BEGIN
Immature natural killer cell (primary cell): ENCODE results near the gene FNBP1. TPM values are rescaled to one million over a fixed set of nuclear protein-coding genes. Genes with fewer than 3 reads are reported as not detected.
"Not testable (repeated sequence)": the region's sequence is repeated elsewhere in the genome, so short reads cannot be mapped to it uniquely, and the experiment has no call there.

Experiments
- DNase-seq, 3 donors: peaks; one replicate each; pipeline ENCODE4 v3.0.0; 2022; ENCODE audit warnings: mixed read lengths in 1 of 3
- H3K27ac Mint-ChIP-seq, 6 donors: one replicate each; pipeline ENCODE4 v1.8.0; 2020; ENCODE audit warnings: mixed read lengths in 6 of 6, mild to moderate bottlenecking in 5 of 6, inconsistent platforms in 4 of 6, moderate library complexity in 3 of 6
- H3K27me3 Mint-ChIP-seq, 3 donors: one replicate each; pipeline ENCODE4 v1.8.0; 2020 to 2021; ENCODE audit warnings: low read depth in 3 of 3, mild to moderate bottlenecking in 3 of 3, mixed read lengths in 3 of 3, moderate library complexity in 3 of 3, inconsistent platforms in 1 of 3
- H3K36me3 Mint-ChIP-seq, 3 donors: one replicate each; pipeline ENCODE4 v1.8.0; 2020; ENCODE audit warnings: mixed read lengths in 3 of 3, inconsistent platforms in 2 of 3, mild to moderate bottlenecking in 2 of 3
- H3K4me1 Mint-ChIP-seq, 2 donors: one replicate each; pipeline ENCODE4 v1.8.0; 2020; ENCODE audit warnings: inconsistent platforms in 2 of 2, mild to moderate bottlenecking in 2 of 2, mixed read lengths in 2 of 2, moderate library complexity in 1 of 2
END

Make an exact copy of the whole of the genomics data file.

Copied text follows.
Immature natural killer cell (primary cell): ENCODE results near the gene FNBP1. TPM values are rescaled to one million over a fixed set of nuclear protein-coding genes. Genes with fewer than 3 reads are reported as not detected.
"Not testable (repeated sequence)": the region's sequence is repeated elsewhere in the genome, so short reads cannot be mapped to it uniquely, and the experiment has no call there.

Experiments
- DNase-seq, 3 donors: peaks; one replicate each; pipeline ENCODE4 v3.0.0; 2022; ENCODE audit warnings: mixed read lengths in 1 of 3
- H3K27ac Mint-ChIP-seq, 6 donors: one replicate each; pipeline ENCODE4 v1.8.0; 2020; ENCODE audit warnings: mixed read lengths in 6 of 6, mild to moderate bottlenecking in 5 of 6, inconsistent platforms in 4 of 6, moderate library complexity in 3 of 6
- H3K27me3 Mint-ChIP-seq, 3 donors: one replicate each; pipeline ENCODE4 v1.8.0; 2020 to 2021; ENCODE audit warnings: low read depth in 3 of 3, mild to moderate bottlenecking in 3 of 3, mixed read lengths in 3 of 3, moderate library complexity in 3 of 3, inconsistent platforms in 1 of 3
- H3K36me3 Mint-ChIP-seq, 3 donors: one replicate each; pipeline ENCODE4 v1.8.0; 2020; ENCODE audit warnings: mixed read lengths in 3 of 3, inconsistent platforms in 2 of 3, mild to moderate bottlenecking in 2 of 3
- H3K4me1 Mint-ChIP-seq, 2 donors: one replicate each; pipeline ENCODE4 v1.8.0; 2020; ENCODE audit warnings: inconsistent platforms in 2 of 2, mild to moderate bottlenecking in 2 of 2, mixed read lengths in 2 of 2, moderate library complexity in 1 of 2